California Hit With 2nd Day of Stifling Heat, Wildfire Risk

LOS ANGELES (AP) -

Southern California firefighters scrambled to put out small fires Tuesday before withering Santa Ana winds could whip them into conflagrations as a fall heatwave gripped the region.

Los Angeles fire crews jumped on several small fires that erupted along the north edge of the city as gusts blasted through nearby mountains. One fire brought morning rush hour traffic to a halt on the State Route 118 freeway until it was extinguished.

About 50 miles to the east, Riverside County crews aided by helicopters battled a lumber yard fire that spread over several acres. Also in the inland region, a wind-driven fire disrupted traffic near the interchange of State Route 210 and Interstate 15.

The day started out extra hot and dry as the Santa Anas kept overnight temperatures in the 80s and 90s in some areas following a siege of triple-digit heat on Monday. Relative humidity levels also stayed low, leaving vegetation susceptible to fire.

Downtown Los Angeles, which hit a record 102 on Monday, was already at 99 degrees before noon Tuesday and a handful of locations near the coast were over 100.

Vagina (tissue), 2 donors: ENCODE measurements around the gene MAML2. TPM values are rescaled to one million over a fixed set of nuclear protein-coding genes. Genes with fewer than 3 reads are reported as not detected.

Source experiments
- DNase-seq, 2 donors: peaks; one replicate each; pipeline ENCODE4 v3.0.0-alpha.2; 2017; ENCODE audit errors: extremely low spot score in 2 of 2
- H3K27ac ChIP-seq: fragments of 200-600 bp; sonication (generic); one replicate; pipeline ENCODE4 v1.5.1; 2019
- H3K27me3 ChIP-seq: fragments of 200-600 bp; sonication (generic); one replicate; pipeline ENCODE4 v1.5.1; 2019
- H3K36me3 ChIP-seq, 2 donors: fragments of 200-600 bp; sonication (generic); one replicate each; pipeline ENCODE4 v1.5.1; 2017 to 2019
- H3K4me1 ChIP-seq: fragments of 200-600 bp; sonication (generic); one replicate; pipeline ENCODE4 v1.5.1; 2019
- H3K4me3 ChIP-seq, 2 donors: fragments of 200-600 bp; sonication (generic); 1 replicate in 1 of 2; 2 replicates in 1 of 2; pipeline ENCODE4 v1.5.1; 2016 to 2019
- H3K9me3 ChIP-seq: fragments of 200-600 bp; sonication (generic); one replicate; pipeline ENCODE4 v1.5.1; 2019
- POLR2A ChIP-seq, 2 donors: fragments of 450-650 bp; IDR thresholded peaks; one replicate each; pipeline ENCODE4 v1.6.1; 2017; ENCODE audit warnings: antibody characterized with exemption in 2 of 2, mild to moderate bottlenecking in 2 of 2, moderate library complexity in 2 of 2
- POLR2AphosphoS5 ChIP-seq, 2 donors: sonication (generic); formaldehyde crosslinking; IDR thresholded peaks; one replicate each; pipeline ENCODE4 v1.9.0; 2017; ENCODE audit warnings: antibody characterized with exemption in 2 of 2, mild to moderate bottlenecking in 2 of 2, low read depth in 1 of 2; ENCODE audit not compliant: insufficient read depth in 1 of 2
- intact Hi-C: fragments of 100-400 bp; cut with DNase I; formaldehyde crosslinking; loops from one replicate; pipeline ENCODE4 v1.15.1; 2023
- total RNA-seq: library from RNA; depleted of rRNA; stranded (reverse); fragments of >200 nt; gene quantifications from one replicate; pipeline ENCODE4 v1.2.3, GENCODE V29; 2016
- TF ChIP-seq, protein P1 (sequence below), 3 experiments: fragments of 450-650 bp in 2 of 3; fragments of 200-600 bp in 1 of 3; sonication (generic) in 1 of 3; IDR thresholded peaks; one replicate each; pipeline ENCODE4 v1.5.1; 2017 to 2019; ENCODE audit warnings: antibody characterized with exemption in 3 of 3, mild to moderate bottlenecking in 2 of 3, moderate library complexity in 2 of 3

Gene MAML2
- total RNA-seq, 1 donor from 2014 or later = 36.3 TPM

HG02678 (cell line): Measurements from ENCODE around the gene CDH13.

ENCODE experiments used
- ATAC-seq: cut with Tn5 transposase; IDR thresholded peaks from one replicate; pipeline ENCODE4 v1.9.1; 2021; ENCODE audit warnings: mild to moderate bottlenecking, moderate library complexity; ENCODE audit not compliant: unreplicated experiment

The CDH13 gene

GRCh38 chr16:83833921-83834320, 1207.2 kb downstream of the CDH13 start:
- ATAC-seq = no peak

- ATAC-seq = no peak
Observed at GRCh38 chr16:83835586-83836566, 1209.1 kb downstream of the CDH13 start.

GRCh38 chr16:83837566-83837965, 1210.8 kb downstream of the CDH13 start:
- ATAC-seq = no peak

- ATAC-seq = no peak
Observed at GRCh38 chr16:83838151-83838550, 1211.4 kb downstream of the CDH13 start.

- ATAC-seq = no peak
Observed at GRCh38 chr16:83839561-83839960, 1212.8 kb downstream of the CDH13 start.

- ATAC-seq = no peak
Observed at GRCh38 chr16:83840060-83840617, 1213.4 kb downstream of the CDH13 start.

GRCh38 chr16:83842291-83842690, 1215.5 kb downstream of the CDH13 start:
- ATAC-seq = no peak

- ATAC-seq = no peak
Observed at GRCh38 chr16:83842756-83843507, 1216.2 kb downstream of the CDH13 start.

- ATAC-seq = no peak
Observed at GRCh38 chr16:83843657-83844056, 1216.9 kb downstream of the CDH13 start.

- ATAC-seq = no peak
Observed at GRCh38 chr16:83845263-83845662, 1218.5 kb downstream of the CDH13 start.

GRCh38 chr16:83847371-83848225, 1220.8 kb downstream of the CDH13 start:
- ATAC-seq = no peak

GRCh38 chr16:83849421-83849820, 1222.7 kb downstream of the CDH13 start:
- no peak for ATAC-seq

The strong offshore winds were being caused by unseasonably strong surface high pressure over western Montana and a trough of low pressure along the California coast, the National Weather Service said.

As air flowed from the interior of the West and across Southern California, some gusts were hitting 60 mph, the service said.

Many schools were put on short-day schedules because of the high heat.

Santa Ana winds can occur any time of year in Southern California but are common in the fall. They have been involved in some of the most destructive wildfires that have hit the region because of the high wind speeds and extreme dryness.